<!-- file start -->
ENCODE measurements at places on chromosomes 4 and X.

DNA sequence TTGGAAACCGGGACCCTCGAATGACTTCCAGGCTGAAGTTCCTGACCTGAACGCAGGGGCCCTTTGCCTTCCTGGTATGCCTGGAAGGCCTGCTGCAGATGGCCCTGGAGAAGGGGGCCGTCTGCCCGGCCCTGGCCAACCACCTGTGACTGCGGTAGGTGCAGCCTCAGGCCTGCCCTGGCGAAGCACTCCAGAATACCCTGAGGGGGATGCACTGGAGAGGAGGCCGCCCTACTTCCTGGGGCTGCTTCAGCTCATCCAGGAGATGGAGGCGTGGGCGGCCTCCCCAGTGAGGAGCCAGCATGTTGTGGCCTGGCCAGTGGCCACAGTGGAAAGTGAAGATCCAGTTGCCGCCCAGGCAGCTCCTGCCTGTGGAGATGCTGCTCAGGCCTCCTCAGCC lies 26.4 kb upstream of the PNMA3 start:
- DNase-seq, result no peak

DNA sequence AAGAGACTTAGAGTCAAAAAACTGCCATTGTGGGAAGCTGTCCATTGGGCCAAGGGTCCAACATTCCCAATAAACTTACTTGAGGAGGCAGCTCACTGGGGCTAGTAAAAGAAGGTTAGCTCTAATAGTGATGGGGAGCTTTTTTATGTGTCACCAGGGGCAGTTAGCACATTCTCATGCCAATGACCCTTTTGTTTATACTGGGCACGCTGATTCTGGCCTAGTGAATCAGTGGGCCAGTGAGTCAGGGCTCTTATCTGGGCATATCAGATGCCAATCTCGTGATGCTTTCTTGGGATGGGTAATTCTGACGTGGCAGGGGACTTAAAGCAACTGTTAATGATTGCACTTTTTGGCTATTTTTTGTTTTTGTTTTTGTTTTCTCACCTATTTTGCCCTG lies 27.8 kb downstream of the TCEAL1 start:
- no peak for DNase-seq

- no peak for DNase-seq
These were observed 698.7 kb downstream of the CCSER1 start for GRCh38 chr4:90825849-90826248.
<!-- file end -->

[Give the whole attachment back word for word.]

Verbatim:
ENCODE measurements at places on chromosomes 4 and X.

DNA sequence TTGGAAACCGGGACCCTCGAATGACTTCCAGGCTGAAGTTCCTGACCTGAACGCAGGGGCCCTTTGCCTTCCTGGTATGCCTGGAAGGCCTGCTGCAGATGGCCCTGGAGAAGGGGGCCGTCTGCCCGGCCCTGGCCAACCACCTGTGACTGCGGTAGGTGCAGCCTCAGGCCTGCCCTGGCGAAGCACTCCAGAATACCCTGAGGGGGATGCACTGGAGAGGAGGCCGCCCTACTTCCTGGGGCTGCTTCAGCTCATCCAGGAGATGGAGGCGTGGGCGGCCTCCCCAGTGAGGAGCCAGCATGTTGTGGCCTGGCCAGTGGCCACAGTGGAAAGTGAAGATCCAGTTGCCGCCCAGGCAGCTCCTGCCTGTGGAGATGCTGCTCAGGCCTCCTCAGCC lies 26.4 kb upstream of the PNMA3 start:
- DNase-seq, result no peak

DNA sequence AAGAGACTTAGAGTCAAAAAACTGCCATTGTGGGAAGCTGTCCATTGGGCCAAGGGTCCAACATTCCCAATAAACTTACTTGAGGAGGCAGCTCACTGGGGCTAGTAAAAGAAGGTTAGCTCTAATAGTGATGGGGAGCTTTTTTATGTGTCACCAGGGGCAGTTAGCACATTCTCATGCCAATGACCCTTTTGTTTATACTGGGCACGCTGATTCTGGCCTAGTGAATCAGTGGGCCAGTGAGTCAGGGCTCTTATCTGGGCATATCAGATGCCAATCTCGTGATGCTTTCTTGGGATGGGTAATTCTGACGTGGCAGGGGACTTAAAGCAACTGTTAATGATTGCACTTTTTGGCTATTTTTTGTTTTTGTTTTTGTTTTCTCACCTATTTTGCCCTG lies 27.8 kb downstream of the TCEAL1 start:
- no peak for DNase-seq

- no peak for DNase-seq
These were observed 698.7 kb downstream of the CCSER1 start for GRCh38 chr4:90825849-90826248.